If you're looking for personal service, Rafael Marte sure has it. But at his 'La Tiendita' convenience store, it's customers that are in short supply.
"Ah, every day's a little bit more slow," he said. "There are a lot of people that are gone already."
Gone because they've been laid off, left without the income to buy a lottery ticket or even a six-pack of beer. Getting them back on the job is key to reviving Rafael's business, and a brand-new bill by democratic state Senator Jeremy Ring aims to do exactly that.
Ring's proposed 'Floridians Back to Work Program' would give companies a $2,000 subsidy for hiring an unemployed worker. Fellow democrat Bill Montford is already on board.
"This is a good investment," Montford said. "This is a way, you're talking about kick-starting the economy, you're talking about lowering unemployment, you're talking about getting businesses back in the black - let's do it."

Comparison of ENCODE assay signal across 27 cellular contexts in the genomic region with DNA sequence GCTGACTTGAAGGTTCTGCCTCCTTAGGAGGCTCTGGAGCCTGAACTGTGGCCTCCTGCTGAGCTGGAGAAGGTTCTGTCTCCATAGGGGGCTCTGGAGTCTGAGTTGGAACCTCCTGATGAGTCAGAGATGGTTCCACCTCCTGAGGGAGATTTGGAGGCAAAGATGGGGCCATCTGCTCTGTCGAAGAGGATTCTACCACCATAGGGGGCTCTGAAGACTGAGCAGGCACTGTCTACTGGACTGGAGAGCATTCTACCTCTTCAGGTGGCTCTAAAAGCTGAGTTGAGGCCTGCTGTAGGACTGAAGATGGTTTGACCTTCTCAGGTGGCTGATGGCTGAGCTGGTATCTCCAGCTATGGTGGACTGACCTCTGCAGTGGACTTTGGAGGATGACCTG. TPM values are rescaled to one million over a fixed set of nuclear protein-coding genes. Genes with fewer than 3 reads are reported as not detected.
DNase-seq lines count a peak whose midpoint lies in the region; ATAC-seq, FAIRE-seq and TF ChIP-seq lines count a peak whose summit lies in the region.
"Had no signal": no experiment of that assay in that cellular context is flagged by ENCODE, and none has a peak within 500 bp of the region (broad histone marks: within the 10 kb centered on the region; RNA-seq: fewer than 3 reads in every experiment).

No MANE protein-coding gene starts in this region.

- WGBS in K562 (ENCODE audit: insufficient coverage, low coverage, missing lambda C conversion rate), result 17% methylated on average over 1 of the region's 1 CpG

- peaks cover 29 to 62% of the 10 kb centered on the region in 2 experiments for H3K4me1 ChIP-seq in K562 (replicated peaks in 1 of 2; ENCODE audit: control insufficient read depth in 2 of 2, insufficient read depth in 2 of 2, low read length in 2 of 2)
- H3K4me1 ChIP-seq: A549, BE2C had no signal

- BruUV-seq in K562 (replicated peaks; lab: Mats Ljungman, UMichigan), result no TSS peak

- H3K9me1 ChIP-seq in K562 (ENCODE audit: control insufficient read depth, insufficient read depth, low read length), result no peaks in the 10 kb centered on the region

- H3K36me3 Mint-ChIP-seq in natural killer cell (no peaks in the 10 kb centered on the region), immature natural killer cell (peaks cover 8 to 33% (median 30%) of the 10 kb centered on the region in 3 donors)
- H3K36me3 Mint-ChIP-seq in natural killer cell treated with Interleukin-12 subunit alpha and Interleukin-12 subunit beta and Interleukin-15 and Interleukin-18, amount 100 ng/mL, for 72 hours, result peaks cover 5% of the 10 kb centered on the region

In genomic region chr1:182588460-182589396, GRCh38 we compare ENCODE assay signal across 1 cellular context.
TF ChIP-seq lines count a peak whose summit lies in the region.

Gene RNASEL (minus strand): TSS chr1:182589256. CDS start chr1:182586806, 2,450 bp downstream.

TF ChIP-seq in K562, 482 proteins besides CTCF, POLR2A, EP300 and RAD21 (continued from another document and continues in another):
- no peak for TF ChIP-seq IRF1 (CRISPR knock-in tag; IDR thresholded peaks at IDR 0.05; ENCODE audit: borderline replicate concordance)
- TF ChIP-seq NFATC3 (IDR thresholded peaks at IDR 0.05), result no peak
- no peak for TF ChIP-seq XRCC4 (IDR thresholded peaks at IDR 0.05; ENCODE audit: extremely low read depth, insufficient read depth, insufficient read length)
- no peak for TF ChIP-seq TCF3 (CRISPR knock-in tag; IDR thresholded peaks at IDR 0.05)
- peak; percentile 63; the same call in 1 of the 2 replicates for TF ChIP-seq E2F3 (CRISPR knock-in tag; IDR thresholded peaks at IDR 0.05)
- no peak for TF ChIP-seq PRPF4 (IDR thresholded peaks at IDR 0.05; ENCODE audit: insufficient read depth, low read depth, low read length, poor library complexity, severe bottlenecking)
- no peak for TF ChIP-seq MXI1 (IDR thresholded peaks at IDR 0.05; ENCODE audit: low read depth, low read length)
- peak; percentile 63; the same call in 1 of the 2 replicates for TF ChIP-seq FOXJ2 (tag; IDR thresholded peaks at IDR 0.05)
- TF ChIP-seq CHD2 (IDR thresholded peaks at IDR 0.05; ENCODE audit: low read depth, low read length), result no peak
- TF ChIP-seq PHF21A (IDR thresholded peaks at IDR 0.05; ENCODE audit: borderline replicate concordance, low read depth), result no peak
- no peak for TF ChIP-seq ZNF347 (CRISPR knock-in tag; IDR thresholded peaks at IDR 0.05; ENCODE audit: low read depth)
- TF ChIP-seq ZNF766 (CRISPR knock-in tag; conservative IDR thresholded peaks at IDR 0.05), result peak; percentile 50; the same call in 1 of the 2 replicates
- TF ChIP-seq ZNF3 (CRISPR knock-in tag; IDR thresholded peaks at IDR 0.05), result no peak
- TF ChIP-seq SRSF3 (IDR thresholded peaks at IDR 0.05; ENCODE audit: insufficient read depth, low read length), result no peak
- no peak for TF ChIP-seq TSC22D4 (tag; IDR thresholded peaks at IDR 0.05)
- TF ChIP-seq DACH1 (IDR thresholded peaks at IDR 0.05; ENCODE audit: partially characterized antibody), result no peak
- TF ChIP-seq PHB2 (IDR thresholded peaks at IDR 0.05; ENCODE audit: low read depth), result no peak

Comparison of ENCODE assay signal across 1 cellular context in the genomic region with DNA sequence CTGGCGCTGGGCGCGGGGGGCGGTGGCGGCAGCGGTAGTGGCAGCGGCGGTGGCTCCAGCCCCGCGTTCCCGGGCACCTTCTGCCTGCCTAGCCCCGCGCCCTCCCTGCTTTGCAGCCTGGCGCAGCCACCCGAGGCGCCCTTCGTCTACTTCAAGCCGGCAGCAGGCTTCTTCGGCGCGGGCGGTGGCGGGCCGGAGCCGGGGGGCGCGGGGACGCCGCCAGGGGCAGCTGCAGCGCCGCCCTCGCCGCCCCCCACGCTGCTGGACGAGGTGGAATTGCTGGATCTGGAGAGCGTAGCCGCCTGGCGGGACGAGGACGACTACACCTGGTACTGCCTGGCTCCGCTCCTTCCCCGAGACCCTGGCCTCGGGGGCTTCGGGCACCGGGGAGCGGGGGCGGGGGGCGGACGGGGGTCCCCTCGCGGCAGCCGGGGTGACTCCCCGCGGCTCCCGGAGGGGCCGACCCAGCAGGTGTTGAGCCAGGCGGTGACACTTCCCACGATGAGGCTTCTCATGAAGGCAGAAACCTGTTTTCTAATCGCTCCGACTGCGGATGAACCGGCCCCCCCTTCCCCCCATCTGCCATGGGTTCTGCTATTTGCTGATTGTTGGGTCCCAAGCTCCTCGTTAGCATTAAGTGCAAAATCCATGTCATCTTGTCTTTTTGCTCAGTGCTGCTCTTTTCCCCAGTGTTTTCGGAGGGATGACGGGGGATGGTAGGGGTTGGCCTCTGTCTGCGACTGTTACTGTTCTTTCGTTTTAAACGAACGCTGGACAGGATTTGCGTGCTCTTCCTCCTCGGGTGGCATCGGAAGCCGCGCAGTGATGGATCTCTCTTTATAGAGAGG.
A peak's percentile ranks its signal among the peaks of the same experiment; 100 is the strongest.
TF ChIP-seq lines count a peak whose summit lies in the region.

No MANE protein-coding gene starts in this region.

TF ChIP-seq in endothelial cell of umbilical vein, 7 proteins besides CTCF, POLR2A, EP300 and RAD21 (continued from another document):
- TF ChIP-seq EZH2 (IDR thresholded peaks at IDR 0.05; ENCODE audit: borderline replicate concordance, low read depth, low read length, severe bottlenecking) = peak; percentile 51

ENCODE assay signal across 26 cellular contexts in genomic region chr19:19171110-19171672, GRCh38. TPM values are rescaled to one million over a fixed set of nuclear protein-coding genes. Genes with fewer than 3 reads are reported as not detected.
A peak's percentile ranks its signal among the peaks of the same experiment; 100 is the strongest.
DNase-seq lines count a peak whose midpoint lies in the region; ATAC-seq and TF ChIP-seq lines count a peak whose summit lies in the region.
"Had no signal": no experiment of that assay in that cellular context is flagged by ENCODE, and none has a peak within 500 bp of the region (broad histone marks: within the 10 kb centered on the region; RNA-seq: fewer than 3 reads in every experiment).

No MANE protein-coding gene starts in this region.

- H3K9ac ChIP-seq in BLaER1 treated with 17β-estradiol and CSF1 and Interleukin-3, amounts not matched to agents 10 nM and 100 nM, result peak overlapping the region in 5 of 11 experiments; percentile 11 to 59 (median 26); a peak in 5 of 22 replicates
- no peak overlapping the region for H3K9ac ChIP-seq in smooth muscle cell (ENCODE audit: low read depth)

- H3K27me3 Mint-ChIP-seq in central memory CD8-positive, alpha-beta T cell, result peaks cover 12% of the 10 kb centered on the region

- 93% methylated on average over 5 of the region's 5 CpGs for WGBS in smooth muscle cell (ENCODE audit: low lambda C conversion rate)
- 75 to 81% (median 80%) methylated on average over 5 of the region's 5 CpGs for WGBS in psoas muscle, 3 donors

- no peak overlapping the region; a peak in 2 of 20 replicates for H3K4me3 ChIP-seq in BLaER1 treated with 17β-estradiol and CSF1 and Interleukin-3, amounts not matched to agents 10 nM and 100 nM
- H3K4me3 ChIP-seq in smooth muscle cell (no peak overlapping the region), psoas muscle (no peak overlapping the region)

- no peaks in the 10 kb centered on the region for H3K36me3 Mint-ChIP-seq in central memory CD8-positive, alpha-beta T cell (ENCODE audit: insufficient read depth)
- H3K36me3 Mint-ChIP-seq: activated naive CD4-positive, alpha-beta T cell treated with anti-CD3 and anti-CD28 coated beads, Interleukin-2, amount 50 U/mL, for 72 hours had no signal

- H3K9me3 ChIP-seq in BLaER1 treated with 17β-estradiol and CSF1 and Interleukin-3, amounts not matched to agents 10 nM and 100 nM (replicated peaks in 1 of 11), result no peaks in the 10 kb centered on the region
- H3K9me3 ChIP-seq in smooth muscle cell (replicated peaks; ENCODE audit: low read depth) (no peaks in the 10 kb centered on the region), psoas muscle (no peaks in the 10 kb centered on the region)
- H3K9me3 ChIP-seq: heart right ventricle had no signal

It's become a common complaint among Florida's entrepreneurs. The sour economy, combined with a higher cost of doing business, have made their prospects of hiring new employees anything but ripe.
So in Washington and now Tallahassee, incentivizing jobs has become the order of the day. Still, there's no guarantee it'll work.
Rafael could use a new employee, but with the burden of payroll taxes, not even two grand would make hiring one affordable.
"I think that those $2,000 will not help me," he said. "It will help the state, the government, the city, to collect more taxes in the long run."
A government that, by the way, is itself in the red, making paying for those subsidies difficult at best.
Under the legislation, businesses would only get a subsidy if the worker hired made less than $15 an hour at their previous job.